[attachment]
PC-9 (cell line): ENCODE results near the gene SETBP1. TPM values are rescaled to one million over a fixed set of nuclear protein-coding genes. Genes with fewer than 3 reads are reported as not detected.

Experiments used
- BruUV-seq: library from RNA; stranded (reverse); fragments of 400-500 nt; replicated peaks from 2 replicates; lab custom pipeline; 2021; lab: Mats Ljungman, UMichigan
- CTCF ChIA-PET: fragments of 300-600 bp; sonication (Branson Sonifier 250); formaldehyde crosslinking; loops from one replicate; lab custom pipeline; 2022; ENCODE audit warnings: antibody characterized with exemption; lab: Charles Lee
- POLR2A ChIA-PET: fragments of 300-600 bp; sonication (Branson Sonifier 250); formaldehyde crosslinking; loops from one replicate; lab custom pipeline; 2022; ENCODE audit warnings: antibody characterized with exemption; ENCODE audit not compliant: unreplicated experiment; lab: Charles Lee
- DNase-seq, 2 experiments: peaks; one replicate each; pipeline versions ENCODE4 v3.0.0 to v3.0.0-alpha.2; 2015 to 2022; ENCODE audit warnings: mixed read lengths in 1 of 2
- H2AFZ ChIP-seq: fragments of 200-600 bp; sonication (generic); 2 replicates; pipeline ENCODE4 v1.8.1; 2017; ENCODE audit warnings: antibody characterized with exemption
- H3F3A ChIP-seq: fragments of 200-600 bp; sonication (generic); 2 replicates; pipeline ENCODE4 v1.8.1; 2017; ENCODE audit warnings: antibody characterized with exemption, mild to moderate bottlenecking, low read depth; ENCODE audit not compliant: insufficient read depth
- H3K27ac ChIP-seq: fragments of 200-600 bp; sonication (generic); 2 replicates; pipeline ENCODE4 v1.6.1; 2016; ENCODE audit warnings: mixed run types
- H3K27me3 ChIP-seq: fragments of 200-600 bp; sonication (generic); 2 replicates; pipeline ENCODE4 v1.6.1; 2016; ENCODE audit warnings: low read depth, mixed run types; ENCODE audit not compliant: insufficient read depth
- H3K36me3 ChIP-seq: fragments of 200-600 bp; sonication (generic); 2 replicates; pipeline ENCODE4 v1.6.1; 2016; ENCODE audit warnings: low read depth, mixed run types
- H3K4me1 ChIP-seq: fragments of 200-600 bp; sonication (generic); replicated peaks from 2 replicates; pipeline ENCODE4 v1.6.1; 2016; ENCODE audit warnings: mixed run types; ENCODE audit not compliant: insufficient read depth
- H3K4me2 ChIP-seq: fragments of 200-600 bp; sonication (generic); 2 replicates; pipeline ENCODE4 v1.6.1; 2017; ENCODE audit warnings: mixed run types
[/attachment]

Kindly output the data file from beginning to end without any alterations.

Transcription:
PC-9 (cell line): ENCODE results near the gene SETBP1. TPM values are rescaled to one million over a fixed set of nuclear protein-coding genes. Genes with fewer than 3 reads are reported as not detected.

Experiments used
- BruUV-seq: library from RNA; stranded (reverse); fragments of 400-500 nt; replicated peaks from 2 replicates; lab custom pipeline; 2021; lab: Mats Ljungman, UMichigan
- CTCF ChIA-PET: fragments of 300-600 bp; sonication (Branson Sonifier 250); formaldehyde crosslinking; loops from one replicate; lab custom pipeline; 2022; ENCODE audit warnings: antibody characterized with exemption; lab: Charles Lee
- POLR2A ChIA-PET: fragments of 300-600 bp; sonication (Branson Sonifier 250); formaldehyde crosslinking; loops from one replicate; lab custom pipeline; 2022; ENCODE audit warnings: antibody characterized with exemption; ENCODE audit not compliant: unreplicated experiment; lab: Charles Lee
- DNase-seq, 2 experiments: peaks; one replicate each; pipeline versions ENCODE4 v3.0.0 to v3.0.0-alpha.2; 2015 to 2022; ENCODE audit warnings: mixed read lengths in 1 of 2
- H2AFZ ChIP-seq: fragments of 200-600 bp; sonication (generic); 2 replicates; pipeline ENCODE4 v1.8.1; 2017; ENCODE audit warnings: antibody characterized with exemption
- H3F3A ChIP-seq: fragments of 200-600 bp; sonication (generic); 2 replicates; pipeline ENCODE4 v1.8.1; 2017; ENCODE audit warnings: antibody characterized with exemption, mild to moderate bottlenecking, low read depth; ENCODE audit not compliant: insufficient read depth
- H3K27ac ChIP-seq: fragments of 200-600 bp; sonication (generic); 2 replicates; pipeline ENCODE4 v1.6.1; 2016; ENCODE audit warnings: mixed run types
- H3K27me3 ChIP-seq: fragments of 200-600 bp; sonication (generic); 2 replicates; pipeline ENCODE4 v1.6.1; 2016; ENCODE audit warnings: low read depth, mixed run types; ENCODE audit not compliant: insufficient read depth
- H3K36me3 ChIP-seq: fragments of 200-600 bp; sonication (generic); 2 replicates; pipeline ENCODE4 v1.6.1; 2016; ENCODE audit warnings: low read depth, mixed run types
- H3K4me1 ChIP-seq: fragments of 200-600 bp; sonication (generic); replicated peaks from 2 replicates; pipeline ENCODE4 v1.6.1; 2016; ENCODE audit warnings: mixed run types; ENCODE audit not compliant: insufficient read depth
- H3K4me2 ChIP-seq: fragments of 200-600 bp; sonication (generic); 2 replicates; pipeline ENCODE4 v1.6.1; 2017; ENCODE audit warnings: mixed run types